If you read the Sunday New York Times Art and Architecture section on Jan. 14, 2001, no doubt the article on "two new significant Soho buildings" caught your eye. A careful reading of the feature revealed that one of the structures, by the renowned Philip Johnson, was "inspired by a piece of semi-figural sculpture, one of John Chamberlain's crushed-automobile constructions." Such is the respect that Chamberlain typically receives from his peers. The question is, why doesn't the art market give him the same respect?
The answer is rather simple. While it's hard enough to sell sculpture that is made of "noble" materials, such as bronze, it is highly difficult to sell work made of discarded scrap metal -- and sometimes rusted metal, at that. To the unsophisticated eye, Chamberlain's work looks exactly like what it is -- remnants of a crushed car. However, anyone who has any sense of connoisseurship can clearly see the aggressive beauty of the work. Depending on your mood, a Chamberlain can appear as light and ephemeral as a crumpled piece of paper, or as dense and heavy as the smashed car that it is. It's this ambiguity that creates a remarkable tension in the work.
Chamberlain began producing mature work around 1958. A credible argument can be made that he should be considered an Abstract Expressionist sculptor, since he moved metal around in much the same way that Willem de Kooning pushed paint. Chamberlain also found a solution to a problem that even the great David Smith could never successfully solve -- how to add color to sculpture without compromising the integrity of the material.
For example, if an artist covered a welded steel sculpture with a coat of red paint, chances are that you would have a hard time determining what material it was made of. Even if you identified it correctly as metal, you certainly would have no idea whether it was copper, cast iron or brass. By utilizing found steel covered in weathered paint, whose chips and thin spots revealed the underlying metal, Chamberlain was able to resolve this dilemma in one brilliant stroke.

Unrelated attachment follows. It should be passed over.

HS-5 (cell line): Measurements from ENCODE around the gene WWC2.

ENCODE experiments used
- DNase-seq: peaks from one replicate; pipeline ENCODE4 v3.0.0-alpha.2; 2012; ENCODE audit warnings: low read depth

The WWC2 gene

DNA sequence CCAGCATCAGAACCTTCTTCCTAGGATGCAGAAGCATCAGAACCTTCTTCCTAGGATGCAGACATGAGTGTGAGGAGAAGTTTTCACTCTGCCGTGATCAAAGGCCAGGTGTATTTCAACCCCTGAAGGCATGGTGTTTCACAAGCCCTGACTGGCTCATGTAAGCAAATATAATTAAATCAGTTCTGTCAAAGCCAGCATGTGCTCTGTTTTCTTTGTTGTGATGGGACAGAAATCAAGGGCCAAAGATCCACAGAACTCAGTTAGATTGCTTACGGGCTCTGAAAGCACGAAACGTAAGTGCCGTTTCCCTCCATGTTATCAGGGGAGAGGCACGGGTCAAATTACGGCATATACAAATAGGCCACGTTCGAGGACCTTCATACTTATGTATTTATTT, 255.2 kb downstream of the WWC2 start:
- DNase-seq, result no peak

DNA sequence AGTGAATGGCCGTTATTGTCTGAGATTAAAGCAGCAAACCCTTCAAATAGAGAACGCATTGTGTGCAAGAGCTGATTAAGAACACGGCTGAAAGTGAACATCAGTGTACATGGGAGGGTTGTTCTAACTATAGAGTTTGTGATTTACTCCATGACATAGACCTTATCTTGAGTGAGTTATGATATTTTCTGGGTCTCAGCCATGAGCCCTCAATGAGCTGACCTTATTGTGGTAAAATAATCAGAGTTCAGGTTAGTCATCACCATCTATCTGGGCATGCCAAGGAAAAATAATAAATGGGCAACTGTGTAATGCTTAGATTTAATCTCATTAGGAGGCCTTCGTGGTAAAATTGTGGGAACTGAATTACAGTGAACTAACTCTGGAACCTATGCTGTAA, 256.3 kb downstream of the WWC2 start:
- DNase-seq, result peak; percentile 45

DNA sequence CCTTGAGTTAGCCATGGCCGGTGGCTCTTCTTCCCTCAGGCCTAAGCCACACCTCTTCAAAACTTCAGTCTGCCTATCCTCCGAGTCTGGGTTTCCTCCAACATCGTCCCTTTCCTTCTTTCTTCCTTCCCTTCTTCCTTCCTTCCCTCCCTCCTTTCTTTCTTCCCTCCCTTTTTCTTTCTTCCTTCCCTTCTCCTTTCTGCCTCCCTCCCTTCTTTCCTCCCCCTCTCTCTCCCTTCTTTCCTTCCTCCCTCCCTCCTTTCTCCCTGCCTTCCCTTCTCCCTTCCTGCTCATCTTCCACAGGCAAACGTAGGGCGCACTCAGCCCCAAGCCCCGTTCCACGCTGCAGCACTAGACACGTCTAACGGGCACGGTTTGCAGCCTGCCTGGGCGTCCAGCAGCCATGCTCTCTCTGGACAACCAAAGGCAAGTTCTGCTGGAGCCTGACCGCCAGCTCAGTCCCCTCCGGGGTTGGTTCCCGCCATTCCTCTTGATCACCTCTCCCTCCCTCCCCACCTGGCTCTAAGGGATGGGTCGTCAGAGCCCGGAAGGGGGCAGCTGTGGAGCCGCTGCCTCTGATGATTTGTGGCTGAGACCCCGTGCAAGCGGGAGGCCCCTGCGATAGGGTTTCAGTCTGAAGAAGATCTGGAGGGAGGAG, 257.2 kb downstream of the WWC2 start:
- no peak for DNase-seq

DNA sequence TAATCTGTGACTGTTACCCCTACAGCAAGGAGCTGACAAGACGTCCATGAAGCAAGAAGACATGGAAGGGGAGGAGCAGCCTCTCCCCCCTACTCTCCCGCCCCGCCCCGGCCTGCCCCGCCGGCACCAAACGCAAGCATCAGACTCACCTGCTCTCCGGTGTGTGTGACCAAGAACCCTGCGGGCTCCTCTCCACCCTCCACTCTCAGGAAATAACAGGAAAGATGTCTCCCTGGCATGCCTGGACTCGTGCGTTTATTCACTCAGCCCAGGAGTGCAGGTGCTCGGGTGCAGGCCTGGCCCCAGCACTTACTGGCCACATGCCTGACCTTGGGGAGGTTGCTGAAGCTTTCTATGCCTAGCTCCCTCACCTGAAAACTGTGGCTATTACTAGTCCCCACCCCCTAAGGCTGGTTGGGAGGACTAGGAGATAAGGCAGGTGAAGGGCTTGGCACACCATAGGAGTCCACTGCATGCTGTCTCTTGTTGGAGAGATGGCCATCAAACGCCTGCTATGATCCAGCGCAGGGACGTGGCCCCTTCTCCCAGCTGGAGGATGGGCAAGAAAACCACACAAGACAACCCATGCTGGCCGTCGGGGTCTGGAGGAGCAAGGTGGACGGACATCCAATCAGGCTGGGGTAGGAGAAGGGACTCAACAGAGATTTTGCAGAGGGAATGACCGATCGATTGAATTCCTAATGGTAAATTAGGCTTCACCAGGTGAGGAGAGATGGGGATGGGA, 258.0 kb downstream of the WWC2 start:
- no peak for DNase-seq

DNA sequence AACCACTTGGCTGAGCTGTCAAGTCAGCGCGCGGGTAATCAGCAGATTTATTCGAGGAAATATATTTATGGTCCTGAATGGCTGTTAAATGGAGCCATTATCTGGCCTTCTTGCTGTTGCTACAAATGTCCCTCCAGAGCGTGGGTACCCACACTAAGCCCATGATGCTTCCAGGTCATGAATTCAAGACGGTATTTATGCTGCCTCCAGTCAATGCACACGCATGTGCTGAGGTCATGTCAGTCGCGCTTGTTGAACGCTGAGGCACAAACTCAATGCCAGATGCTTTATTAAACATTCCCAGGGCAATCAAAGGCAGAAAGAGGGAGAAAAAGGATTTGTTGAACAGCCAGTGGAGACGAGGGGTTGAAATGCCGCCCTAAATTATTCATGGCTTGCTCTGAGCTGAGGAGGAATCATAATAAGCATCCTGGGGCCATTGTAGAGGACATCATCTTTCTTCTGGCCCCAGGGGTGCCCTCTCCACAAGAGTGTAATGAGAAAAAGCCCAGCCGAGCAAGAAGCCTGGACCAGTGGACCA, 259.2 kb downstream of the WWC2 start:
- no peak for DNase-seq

Despite his historical achievements, the market hasn't responded in the same way that it has for later contemporaries like Joel Shapiro, Mark di Suvero and Richard Serra. The last time a major Chamberlain appeared at auction was back in November 1999 at Sotheby's. Los Ang Us, a large work from 1988 that measured 96 by 47 by 37 inches, was estimated to sell for $80,000-$120,000. The work brought $107,000 -- respectable until you look at what a comparable work would bring by one of the above major sculptors. Try finding a large Shapiro, di Suvero or Serra for $100,000 -- there ain't no such animal.
One might argue, "Oh, that's because it was a late work from the 1980s." Unfortunately, that argument carries no weight. Works from Chamberlain's finest periods (generally considered the 1960s for free-standing sculpture and the 1970s for wall-reliefs) rarely bring premium prices. Can you imagine a Warhol, Lichtenstein, Rosenquist, or Oldenburg from the 1960s not bringing a huge price? Well, that's exactly the case with Chamberlain. The market places virtually no cachet on his early work. For example, a classic work from 1964, Miss Remember Ford, appeared at Christie's (Nov. 2000) with a modest $40,000-$60,000 pre-sale estimate. The work sold for only $49,350.
About the only Chamberlains that routinely exceed estimate are his smallest sculptures. The artist refers to some as "Tonks" (those made cleverly from metal Tonka trucks) and "Baby Tycoons." When available at PaceWildenstein, they have been priced at $18,000. On the secondary market, dealers ask $20,000-$25,000. To be able to buy a unique work by one the 20th century's better sculptors, for that kind of money, certainly represents good value.
What would it take to revitalize the Chamberlain market? Probably new representation. For a living artist, the gallery context in which you exhibit is everything. PaceWildenstein is simply the wrong context for Chamberlain. The gallery's slick exhibitions of his work tend to emphasize their decorative aspects rather than their raw energy. If Chamberlain were to switch allegiances to Matthew Marks, Gagosian or Cheim & Read, or for that matter any one of a number of young, edgy Chelsea galleries, he would be taken far more seriously by collectors. Another consideration is the absence of press attention to his shows. When was the last time that you read a major feature on Chamberlain?
Right now John Chamberlain is someone collected by the over-40 generation. The young collectors seen at a Christie's contemporary sale would rather spend a lot more and buy three dimensional works perceived as hip, such as a Jeff Koons or Damien Hirst. Even when they buy a sculpture by Rachel Whiteread -- a good if unoriginal artist -- they are not buying an innovator. Sculpture by Carl Andre, Donald Judd and even Andy Warhol (product boxes) brought something new and vital to art history. John Chamberlain's work is in the same category and some day his market should reflect that.
Recommended reading: John Chamberlain: A Catalogue Raisonne of the Sculpture, 1954-85 by Julie Sylvester.
RICHARD POLSKY is a private dealer specializing in post-1960 works of art. Questions or comments can be directed to him in San Francisco at at 415-885-1809 or Polskyart@aol.com.
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